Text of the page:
Besides the relational hazards of being together all the time,  we’ve been coming and going so much that the days we have been at home were usually a scramble to un-pack,  and then pack up again.  And, when we were just at home it seemed we were ALWAYS cleaning.  When I read this line in my favourite blog* last week  – “…the dishes in our sink are like one of those trick candles that you can’t ever blow out”, I was pleased to imagine how I’ll look at my own Mount Rushmore kitchen counter the next time.  I’ll sigh, and then think of birthday cake and trick candles, and feel a tiny bit comforted.

But, despite the mess and fights, July and August have been a retreat.  A reprieve from some of the stresses of normal life.  I’m hoping we’re all a little stronger for it and ready to face the growth and changes that lie ahead.

With Grandma at the dunes

*********

I finally got my butt in gear and tackled the apples in our basement.  I have a formula I use when it comes to evaluating how, and if, I want to process something:  (taste ) / (mess + time),  or something like that.  I think the apple sauce and dried apple pieces come out about even on that one.  Dehydrated apples are probably a little quicker and less messy, but that apple sauce is so… saucy.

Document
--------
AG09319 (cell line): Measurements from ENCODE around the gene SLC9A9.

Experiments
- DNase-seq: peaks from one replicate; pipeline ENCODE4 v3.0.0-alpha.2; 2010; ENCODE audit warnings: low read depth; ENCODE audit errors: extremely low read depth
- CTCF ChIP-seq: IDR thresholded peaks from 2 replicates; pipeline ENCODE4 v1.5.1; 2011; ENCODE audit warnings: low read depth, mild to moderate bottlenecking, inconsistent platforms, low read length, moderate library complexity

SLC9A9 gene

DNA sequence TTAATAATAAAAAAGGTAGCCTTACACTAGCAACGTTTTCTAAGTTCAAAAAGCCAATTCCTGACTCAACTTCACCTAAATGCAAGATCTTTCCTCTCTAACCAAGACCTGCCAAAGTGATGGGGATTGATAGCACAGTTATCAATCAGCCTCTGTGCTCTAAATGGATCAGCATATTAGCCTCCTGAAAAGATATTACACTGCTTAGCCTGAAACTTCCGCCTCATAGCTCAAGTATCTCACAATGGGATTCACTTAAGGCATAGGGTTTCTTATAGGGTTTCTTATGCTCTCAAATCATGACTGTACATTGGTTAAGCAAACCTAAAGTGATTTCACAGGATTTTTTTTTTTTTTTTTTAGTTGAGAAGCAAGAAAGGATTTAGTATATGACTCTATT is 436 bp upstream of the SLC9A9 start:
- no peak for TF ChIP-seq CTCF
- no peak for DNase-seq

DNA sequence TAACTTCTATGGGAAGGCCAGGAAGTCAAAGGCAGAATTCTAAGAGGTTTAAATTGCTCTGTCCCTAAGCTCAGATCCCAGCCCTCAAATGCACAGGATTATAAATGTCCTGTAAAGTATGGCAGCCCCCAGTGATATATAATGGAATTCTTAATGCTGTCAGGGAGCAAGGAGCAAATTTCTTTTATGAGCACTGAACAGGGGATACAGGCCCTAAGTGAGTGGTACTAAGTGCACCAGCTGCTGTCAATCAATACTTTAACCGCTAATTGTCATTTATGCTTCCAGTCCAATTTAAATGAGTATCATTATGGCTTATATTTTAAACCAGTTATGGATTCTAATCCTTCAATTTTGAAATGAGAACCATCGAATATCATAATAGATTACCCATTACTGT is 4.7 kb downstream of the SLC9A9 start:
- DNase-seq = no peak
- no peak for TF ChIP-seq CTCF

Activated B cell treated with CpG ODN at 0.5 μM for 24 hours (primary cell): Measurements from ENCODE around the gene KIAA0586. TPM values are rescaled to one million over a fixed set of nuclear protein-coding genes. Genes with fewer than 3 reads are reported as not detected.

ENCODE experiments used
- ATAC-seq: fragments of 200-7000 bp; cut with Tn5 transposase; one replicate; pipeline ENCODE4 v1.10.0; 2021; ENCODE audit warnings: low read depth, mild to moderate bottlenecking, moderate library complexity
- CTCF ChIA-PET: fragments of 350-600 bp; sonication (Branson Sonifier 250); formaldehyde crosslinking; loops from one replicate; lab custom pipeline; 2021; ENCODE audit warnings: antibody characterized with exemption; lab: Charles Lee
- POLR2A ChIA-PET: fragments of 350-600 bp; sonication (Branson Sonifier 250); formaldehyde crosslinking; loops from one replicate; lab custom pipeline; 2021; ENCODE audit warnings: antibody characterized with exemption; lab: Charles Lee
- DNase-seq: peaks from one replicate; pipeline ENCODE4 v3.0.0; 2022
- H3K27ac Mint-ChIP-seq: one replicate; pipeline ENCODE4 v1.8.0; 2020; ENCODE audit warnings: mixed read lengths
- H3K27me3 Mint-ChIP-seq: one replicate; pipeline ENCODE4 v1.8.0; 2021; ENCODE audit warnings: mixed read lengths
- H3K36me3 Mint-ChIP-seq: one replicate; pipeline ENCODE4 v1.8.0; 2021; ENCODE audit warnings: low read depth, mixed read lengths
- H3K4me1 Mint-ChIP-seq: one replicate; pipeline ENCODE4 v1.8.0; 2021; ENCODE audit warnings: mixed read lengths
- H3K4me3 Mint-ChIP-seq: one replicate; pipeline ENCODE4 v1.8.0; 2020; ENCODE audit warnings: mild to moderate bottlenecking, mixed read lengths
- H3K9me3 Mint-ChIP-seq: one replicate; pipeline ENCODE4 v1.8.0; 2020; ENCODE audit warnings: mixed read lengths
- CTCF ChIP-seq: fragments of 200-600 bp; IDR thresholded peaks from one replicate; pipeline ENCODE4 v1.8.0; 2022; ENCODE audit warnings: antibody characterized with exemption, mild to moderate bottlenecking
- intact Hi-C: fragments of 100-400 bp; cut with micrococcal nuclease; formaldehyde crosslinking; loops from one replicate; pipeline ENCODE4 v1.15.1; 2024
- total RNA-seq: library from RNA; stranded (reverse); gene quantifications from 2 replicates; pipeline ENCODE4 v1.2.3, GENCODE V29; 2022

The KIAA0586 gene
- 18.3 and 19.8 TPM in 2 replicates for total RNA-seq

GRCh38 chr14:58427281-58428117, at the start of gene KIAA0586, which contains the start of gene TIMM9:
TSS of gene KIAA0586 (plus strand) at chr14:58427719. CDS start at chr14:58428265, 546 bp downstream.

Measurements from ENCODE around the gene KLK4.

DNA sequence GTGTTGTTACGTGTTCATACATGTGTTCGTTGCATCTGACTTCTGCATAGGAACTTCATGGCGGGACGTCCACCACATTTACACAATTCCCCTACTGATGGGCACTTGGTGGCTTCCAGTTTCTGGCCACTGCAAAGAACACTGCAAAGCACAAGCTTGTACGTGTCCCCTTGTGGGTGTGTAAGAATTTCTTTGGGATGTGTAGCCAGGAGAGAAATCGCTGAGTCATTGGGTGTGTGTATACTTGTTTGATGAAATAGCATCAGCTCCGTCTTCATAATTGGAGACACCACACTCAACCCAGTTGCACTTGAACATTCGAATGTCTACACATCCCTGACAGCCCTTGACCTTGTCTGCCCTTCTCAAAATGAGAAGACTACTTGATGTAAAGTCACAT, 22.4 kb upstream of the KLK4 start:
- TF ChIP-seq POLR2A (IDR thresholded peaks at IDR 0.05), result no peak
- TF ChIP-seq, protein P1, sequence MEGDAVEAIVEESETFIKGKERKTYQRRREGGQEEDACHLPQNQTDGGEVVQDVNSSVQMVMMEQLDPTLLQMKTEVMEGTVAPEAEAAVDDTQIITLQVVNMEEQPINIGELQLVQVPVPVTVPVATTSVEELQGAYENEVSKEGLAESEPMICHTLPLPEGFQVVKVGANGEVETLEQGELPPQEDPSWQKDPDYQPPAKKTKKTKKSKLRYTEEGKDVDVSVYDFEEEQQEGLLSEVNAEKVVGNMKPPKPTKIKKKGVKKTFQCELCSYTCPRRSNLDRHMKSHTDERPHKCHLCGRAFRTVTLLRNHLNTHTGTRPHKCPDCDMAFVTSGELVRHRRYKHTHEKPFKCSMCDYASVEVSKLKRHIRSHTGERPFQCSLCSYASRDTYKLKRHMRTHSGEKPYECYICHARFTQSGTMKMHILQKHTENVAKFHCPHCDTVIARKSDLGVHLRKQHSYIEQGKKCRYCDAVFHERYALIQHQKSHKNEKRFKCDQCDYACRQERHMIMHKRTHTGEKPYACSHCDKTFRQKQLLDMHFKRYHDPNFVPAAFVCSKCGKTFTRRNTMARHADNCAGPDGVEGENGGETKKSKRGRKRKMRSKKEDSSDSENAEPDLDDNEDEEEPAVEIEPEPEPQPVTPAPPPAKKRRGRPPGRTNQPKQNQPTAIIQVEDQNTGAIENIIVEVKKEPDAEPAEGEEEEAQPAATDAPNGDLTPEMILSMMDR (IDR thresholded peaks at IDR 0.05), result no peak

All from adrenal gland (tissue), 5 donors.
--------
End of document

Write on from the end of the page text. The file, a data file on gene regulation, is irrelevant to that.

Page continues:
Apple sauce, hot off the press. I couldn’t keep the girls, or the wasps, away.

I dehydrated the apples in the back of our vehicle.  We have a dehydrator but I only use it when I have to.  It seems a little silly to be plugging in an apparatus, adding more heat to our un-conditioned home, when the sun is already merrily beating down for free.

I read somewhere that the apples slices are done when they have a raisin-like consistency.  We forgot about ours while we were off lounging at a spray park and the poor things nearly petrified.  Ours are definitely past the raisin stage but both girls thought they were good enough to shovel in by the fist-full.  It could have had something to do with nearing 6 pm and no supper on the horizon.

******